Visiting the islands of Lake Titicaca
Trip Start Aug 03, 2007
88Trip End Aug 01, 2008
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trek before we all left Cuzco and went our separate ways. Our next adventure began with a bus ride to Puno, a small town in southern Peru that is the jumping off point for visits to islands in the famous Lake Titicaca. Try to say that name without giggling! Lake Titicaca is huge, with 60% of it in Peru and 40% in Bolivia. It is the highest navigable lake in the world (elevation is 12,600 feet) and the largest lake in the world above 6600 ft. After having been in high altitude places for a while, we were no longer feeling too many of the effects of high altitude sickness although we are always shocked by how quickly
we are out of breath after the shortest inclines
musical instruments accompanying them. We asked many people what was the purpose of the parade and after several conversations, we figured out that it was in celebration of the anniversary of the university there. What year anniversary we never found out! Quite entertaining though.
We then set out for a 2-day tour of a few of the famous islands on the lake. Our favorite was definitely the Islas Flotantes (Floating Islands). These are about 40 small islands built by the Uros people centuries ago when they attempted to isolate themselves from the Collas and Incas. The islands are made of many layers of buoyant tortora reeds that grow at the bottom of the lake but then detach and surface. The homes, boats, tourist souvenirs...all made from these reeds! Deboarding our boat to step onto one of the islands, the first thing we noticed was the soft, spongy, wet surface on which we would walk. Among the small homes and crazy boats that we saw (we got to ride on one as
well), many of the islands also have built-in fishing holes.
Later that afternoon we went further out into the lake to the island of Amantani. It is the 2nd largest island in the lake and is the home to about 4,000 indigenous people who speak Spanish and Quechua. It is incredibly quiet and peaceful considering there are no
cars, TVs, or radios from what we could hear! Each family has a mall home and a plot of land for cultivating food (potatoes, quinoa, carrots, etc.). We saw sheep and donkeys but no chicken. The most exciting part of our visit to this island was that we were going to
spend the night with a family from the island! Our family consisted of Dionisia, the mama, 2 of her 5 kids (Diana Milagro, 5 years old and an older son about 12 years old), and Dionisia's parents who looked absolutely ancient. The home was very small but we were given our own room up a rickety wooden ladder. We ate our meals in this room and spent most of our time there when in the home. We hoped to be able to eat our meals with the family but honestly, I am not sure where they even eat. There was no dining table or a dining room from what we could see. I think they just sit outside in the front area and eat. We learned that Dionisia is not married and the father of the children left her for another woman 2 years ago. Very sad. We had a ball with Diana Milagro when we first arrived. Being a curious little 5-year old who has had many tourists in her home during the past years, she joined us in our room to see what fun we could be. She and I had many laughs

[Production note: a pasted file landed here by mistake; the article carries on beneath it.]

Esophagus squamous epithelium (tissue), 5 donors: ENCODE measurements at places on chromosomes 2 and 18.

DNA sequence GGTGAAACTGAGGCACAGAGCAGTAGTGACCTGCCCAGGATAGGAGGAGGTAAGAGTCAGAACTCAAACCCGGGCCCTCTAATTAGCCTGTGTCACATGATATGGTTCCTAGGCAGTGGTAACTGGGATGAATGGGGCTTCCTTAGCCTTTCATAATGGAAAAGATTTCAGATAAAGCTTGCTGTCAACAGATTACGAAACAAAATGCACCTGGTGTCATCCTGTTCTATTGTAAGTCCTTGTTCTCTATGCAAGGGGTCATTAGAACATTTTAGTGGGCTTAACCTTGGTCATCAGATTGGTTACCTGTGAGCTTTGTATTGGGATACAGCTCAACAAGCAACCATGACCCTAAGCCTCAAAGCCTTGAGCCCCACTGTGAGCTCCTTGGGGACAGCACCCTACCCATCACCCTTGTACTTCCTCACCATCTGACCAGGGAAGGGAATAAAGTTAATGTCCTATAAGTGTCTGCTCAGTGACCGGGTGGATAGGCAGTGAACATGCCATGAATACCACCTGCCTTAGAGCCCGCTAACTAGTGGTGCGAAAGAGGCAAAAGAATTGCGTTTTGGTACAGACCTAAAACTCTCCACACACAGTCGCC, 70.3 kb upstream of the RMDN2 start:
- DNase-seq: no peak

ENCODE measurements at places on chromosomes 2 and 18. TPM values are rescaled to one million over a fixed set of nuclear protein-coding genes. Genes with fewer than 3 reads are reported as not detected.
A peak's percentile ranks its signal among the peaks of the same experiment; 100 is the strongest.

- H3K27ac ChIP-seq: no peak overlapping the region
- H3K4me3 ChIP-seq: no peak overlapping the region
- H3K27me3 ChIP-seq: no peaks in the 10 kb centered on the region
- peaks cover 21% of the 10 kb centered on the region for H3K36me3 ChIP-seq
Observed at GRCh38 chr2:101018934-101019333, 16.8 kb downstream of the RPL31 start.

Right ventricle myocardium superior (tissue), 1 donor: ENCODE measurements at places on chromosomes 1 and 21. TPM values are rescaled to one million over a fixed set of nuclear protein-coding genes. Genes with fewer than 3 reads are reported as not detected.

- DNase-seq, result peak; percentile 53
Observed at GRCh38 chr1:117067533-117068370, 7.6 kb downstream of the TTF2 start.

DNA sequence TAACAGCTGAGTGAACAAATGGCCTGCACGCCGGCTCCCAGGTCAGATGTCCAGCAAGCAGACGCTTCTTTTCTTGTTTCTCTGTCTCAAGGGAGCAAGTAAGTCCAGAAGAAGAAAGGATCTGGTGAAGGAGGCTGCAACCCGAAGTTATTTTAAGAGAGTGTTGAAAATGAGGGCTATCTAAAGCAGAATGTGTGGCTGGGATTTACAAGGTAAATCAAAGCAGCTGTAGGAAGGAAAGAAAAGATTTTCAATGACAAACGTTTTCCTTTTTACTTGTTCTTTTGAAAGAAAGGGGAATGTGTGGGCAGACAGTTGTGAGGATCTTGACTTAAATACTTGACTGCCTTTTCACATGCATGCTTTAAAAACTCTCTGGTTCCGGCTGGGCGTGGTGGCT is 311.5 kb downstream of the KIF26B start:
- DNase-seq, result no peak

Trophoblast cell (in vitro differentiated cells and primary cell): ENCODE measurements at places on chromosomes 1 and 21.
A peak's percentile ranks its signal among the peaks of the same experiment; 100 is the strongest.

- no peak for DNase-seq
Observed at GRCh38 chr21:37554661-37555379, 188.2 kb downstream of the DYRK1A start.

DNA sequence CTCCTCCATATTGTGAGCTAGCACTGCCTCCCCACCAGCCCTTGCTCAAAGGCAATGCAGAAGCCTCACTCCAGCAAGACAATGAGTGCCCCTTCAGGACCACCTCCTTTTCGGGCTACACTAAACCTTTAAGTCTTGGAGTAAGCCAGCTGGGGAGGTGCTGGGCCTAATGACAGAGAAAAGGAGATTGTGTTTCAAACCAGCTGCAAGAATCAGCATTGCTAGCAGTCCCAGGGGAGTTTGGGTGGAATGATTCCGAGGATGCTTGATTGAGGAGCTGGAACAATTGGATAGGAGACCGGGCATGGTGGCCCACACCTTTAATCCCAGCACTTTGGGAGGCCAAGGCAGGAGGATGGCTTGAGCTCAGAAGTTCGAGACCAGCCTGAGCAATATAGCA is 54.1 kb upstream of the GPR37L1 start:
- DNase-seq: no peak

making silly faces at one another and playing hide-and-seek. Kids are just the best!!! I miss my kiddos from my occupational therapy job
Aside from eating a few meals with our family, we got to take a long hike up to the top of the island with the other tourists to get a great view of the lake as well as learn a bit more about the island and its people. The 4 means of income for the islanders are agriculture, stones (from their quarry) that are sold to people in Puno, fishing (most fish
are sold to another nearby island that has more restaurants), and tourism. We also learned that the islanders are very serious about respecting mother earth and thus they have two temples at the top of the island (Pacho Mama and Pacho Tata) where they make sacrifices of coca leaves, cigarettes, etc. to show their respect.
Later that night, we had a bit of a cultural party where we got to dress up in the traditional clothing of the islanders (James in a festive pancho and beanie and myself in a lot of layers of skirt and top...see our crazy pictures!) and do a bit of dancing. There wasn't much skill required for the dance (and this was a good thing for many of the not so rhythmical fellas!), just a lot of holding hands and moving your feet. We danced with Dionysia and got to buy her a Sprite to show our appreciation!
The next morning we headed to another less exciting island, the island of Taquile. It is smaller in population, only 2000, and also relies much on agriculture for life. They have solar panels for electricity so TVs and lights are more prevalent. The interesting things we learned about this island is that the men weave their own wool beanies that look like night caps that signify their marital status. If the beanie is less intricately designed, the man is single and if more design, they are married
Later that night we returned to Puno. James had a bit of a scary eye experience that evening that required a late night visit to the pharmacy on the corner to see if they could provide him with some relief. Not knowing what was going on other than his eye felt
scratchy and terribly uncomfortable, we decided to purchase some antibiotic eye drops and hope for the best. Fortunately the drops seemed to help and a few hours later he was on the road to recovery!